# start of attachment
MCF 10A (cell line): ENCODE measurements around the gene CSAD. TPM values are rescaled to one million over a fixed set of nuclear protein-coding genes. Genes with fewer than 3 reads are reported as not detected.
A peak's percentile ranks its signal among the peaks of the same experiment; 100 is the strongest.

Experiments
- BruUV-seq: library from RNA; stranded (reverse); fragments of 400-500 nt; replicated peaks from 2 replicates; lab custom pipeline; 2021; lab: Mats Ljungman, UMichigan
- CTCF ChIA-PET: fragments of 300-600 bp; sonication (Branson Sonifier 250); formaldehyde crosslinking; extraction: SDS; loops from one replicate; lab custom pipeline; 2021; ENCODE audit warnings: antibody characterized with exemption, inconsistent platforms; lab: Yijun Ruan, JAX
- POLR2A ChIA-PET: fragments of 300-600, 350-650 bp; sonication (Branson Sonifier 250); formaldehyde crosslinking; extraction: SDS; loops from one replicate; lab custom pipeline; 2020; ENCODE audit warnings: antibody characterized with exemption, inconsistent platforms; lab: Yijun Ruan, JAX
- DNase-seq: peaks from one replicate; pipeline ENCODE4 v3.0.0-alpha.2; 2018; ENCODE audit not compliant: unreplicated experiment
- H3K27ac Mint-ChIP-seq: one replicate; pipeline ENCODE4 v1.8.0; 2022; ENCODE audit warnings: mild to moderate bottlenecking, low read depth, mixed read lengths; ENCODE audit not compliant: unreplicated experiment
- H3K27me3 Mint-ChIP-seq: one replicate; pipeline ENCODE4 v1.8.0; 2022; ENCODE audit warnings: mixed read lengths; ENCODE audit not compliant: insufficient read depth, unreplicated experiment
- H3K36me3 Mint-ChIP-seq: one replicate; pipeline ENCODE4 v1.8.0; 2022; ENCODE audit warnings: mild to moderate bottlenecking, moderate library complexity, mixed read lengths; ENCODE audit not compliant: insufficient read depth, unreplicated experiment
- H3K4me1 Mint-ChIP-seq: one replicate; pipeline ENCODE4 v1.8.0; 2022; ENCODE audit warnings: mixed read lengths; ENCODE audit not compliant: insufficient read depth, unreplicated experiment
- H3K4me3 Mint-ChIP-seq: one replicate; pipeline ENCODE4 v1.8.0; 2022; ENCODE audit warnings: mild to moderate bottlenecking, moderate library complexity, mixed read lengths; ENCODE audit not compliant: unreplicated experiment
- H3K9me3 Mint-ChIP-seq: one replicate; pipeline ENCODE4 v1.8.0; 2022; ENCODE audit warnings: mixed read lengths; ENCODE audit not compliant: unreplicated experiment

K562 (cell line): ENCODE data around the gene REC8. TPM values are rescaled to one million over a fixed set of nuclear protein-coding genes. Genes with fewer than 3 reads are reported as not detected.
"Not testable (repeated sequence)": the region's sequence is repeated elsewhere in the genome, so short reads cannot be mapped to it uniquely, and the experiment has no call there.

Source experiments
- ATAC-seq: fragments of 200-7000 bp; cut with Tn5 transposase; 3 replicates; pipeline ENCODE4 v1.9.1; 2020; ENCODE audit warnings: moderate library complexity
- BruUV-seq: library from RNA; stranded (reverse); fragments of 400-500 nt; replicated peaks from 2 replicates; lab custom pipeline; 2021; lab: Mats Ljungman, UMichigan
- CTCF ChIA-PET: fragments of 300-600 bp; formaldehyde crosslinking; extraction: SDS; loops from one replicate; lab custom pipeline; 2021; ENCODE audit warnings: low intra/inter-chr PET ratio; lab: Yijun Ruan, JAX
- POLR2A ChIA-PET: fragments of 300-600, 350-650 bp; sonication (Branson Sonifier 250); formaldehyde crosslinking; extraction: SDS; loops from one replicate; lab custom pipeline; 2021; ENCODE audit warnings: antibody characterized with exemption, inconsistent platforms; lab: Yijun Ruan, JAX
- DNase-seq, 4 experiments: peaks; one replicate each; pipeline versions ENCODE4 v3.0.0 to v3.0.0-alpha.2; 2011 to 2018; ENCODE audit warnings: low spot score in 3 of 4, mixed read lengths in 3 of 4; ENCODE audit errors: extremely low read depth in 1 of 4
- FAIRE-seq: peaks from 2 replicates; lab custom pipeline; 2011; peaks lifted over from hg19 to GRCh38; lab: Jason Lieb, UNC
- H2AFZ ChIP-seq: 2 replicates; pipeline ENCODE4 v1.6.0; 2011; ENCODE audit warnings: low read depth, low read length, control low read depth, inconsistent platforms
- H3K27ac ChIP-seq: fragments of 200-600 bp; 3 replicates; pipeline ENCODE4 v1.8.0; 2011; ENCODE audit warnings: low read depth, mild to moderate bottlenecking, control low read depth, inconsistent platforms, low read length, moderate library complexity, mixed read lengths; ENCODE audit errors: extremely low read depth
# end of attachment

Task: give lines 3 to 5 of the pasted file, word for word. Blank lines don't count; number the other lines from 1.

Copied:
Experiments
- BruUV-seq: library from RNA; stranded (reverse); fragments of 400-500 nt; replicated peaks from 2 replicates; lab custom pipeline; 2021; lab: Mats Ljungman, UMichigan
- CTCF ChIA-PET: fragments of 300-600 bp; sonication (Branson Sonifier 250); formaldehyde crosslinking; extraction: SDS; loops from one replicate; lab custom pipeline; 2021; ENCODE audit warnings: antibody characterized with exemption, inconsistent platforms; lab: Yijun Ruan, JAX